On the occasion of the centenary of the Jallianwala Bagh massacre, the British High Commissioner to India Dominic Asquith visited the memorial dedicated to the victims of the atrocity at Amritsar, reports The Times of India.
Asquith reiterated the British government’s position of expressing ‘deep regret’ about the massacre but still did not issue a full apology as demanded by India.
After laying a wreath at the memorial on his visit, the ambassador wrote in the visitor’s book, "The events of Jallianwala Bagh 100 years ago today reflect a shameful act in British-Indian history. We deeply regret what happened and the suffering caused.”
Asquith referred to British Prime Minister Theresa May’s statement calling the event a ‘shameful scar’ on British Indian history.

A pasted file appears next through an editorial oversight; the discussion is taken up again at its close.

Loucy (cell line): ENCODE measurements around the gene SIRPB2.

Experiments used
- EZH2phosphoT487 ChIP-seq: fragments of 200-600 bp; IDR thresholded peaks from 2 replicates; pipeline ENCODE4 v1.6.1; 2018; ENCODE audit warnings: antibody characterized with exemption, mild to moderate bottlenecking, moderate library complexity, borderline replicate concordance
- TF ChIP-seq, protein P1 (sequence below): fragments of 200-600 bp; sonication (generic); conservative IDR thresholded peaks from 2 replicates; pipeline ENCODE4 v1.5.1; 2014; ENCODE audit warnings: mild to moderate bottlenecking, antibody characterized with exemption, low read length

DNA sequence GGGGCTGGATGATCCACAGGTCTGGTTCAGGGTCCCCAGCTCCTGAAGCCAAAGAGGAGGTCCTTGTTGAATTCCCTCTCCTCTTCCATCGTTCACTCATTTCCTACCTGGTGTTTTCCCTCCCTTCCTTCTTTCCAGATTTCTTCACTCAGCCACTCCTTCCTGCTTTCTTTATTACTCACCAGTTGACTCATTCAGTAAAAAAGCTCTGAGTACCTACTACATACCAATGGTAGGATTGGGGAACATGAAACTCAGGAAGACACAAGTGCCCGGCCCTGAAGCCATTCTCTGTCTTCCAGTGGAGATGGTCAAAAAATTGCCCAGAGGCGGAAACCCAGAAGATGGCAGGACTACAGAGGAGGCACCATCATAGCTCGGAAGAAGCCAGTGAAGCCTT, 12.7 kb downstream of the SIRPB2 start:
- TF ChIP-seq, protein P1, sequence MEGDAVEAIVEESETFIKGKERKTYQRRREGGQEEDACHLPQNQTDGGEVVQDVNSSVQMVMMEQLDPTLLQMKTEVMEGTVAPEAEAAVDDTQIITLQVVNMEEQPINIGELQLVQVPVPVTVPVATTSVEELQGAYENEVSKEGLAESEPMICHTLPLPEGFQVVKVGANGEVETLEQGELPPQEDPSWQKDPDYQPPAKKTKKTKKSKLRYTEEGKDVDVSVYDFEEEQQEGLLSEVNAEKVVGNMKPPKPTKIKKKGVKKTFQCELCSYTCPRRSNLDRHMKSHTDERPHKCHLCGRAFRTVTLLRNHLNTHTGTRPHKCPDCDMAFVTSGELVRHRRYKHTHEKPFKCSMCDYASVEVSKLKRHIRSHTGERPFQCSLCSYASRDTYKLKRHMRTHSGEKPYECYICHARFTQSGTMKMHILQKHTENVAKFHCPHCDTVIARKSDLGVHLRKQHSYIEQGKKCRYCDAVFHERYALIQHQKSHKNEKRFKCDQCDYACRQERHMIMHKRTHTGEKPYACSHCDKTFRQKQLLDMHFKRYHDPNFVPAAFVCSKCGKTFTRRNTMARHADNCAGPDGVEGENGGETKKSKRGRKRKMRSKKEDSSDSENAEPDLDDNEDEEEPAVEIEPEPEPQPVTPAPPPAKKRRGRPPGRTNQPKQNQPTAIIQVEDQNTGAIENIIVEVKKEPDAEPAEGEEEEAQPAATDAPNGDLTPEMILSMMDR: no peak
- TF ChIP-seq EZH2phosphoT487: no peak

Questioned over why the British government had still not issued a formal apology, the ambassador stated, "I know this is a really important question. I would just ask you to respect what I came here to do, which is to commemorate those who died a hundred years ago and to express the sorrow of the British government and of the British people.”
The Jallianwala Bagh massacare was a mass killing of civilians in Amritsar by soldiers of the British Indian Army. The blame for the bloody incident is primarily attributed to Colonel Reginald Dyer, who ordered his troops to fire into the crowd.
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